After walking across the stage and receiving their diplomas, many high school students will attend college, get a job or both. But no matter what direction life takes them, most experts agree these graduates will face a difficult job market.
According to a recent study released by the John J. Heldrich Center for Workforce Development at Rutgers University, three in 10 high school graduates are employed full-time. The study also points out that 37 percent of graduates from years 2006, 2007 and 2008 are employed full time, compared to just 16 percent that graduated during the recession.
The survey further characterizes high school graduates’ first jobs as “low-paying, temporary jobs.” So in an unstable economy, many graduates may be looking for other opportunities, like college. But while college graduates are employed at nearly twice the rate of high school graduates, they often find themselves in debt for years after graduation.
Osbourn Park High School (OPHS) graduating senior Seth Opuku-Yeboah will attend the College of William & Mary in the fall and says he has confidence in his future.
“In regards to loans, there's the saying 'there's good debt and bad debt.' To some, college is good debt. Regardless, you want to leave college with as little debt as possible,” he said.
Opuku-Yeboah believes another good approach is to find scholarships. He says most students don't appreciate how helpful scholarships are until they are older.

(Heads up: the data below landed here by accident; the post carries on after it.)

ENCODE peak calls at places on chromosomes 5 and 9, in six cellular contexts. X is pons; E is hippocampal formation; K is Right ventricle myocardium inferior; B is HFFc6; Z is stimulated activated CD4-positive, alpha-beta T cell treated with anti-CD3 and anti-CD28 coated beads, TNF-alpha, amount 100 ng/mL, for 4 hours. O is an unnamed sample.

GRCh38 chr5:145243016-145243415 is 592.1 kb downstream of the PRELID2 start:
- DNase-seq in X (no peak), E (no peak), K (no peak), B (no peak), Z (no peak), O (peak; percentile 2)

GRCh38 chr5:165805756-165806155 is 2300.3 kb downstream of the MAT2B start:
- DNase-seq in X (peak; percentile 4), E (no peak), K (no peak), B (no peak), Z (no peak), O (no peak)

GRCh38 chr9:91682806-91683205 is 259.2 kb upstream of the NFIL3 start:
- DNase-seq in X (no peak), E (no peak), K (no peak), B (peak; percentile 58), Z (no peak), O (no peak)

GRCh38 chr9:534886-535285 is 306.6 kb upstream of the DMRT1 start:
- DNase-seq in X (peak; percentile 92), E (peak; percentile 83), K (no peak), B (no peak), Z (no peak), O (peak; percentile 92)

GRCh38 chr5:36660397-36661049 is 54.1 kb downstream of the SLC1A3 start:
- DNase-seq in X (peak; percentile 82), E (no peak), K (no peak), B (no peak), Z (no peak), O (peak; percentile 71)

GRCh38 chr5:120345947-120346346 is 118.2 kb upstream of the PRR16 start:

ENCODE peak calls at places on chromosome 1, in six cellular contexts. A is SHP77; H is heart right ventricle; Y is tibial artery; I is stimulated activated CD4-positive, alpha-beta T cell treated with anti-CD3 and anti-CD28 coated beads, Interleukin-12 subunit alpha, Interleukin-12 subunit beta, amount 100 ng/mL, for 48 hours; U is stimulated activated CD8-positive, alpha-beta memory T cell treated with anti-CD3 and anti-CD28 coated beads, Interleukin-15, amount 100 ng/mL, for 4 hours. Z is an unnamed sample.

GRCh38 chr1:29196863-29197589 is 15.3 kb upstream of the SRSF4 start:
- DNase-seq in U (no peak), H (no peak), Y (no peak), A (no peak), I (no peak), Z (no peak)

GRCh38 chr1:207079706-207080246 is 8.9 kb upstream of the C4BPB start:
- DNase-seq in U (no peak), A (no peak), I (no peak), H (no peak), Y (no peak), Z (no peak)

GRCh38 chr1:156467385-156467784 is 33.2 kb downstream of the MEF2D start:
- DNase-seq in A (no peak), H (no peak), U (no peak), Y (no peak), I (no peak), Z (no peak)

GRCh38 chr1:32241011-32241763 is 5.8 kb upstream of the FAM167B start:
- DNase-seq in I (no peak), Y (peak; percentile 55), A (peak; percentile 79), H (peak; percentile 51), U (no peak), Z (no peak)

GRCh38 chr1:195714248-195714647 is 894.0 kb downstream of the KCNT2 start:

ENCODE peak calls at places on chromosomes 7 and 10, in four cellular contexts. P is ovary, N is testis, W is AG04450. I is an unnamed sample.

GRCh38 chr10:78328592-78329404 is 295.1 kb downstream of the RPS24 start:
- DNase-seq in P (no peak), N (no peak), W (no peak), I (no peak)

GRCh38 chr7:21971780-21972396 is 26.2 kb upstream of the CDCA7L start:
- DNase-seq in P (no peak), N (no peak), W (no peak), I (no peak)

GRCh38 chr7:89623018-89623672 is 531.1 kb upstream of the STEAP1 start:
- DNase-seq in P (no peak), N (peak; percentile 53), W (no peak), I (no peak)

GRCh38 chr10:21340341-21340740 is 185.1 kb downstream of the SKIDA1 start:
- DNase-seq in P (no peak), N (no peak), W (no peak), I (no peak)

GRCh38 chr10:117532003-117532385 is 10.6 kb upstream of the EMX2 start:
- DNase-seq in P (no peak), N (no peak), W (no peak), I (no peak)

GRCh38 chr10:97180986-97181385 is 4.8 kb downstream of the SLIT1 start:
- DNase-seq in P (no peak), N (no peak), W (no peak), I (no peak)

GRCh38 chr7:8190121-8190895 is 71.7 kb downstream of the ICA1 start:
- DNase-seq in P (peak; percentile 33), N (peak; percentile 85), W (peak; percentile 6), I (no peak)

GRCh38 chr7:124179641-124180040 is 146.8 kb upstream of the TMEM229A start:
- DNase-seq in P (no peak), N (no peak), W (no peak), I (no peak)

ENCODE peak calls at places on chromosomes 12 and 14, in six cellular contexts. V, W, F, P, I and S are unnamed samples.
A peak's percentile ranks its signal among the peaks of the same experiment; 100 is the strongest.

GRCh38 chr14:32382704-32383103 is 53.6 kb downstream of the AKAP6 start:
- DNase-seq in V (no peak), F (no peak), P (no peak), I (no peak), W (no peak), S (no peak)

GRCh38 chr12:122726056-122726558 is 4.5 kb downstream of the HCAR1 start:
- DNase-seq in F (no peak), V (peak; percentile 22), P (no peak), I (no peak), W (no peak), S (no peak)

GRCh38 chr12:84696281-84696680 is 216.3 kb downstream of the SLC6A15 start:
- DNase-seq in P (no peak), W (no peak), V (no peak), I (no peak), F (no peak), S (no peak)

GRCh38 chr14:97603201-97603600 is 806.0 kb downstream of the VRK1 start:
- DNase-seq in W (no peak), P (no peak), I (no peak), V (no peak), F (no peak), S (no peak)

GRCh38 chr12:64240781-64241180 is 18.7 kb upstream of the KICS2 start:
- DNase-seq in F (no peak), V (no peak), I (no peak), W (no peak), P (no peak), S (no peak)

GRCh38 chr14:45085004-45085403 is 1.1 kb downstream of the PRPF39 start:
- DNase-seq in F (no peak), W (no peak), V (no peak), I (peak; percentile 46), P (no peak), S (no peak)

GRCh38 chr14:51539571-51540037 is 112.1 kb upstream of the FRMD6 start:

Opuku-Yeboah was the president of Invisible Children and editor of the Yellow Jacket—OPHS's student magazine. He also played soccer and participated in forensics and debate, Model UN, Yearbook and National Honor Society.
As an active student, Opuku-Yeboah has advice for rising seniors.
“To those who have yet to graduate, I want you to make the most of senior year and try to be involved and make a difference,” he said. “You have 10 months to enjoy your last year as a high school student—and as a student. When you're a senior who's finished with AP exams, SOL testing, and final exams, this is when it hits home. You realize you are done, not just with high school, but your childhood. There's a sense of excitement coupled with a fear for the unknown world you are now a part of.”
When asked what he wants to do he said he's thought about doing many things such as becoming a soccer player, lawyer, teacher or the president.
But what he knows for sure is that he wants to be happy.
“A wise man once said, 'You only live once.' I agree...so make the most of what you do,” Opuku-Yeboah said.
While times might be difficult for high school graduates, Opuku-Yeboah says he still plans on looking to the future with hope as he walks across the stage Friday.
start today (Friday). Locally, in the 2010-11 school year, Prince William County had an on-time graduation rate of 88 percent. Statewide, the Virginia Department of Education said in October 2011 that on-time to 86.6 percent, and the statewide dropout rate fell one point to 7.2 percent. However, Osbourn High School (OHS) in Manassas City lost its accreditation due to its low graduation rate.
The on-time graduation for the city's only high school , according to the Virginia Department of Education.
"A one-point increase in the graduation rate means that nearly 1,000 more young Virginians are beginning their adult lives with the diploma they need to pursue further education and training or an entry-level job," Superintendent of Public Instruction Patricia I. Wright said in a prepared statement.
The drop-out rate for OHS is currently 13 percent—almost double the state's average.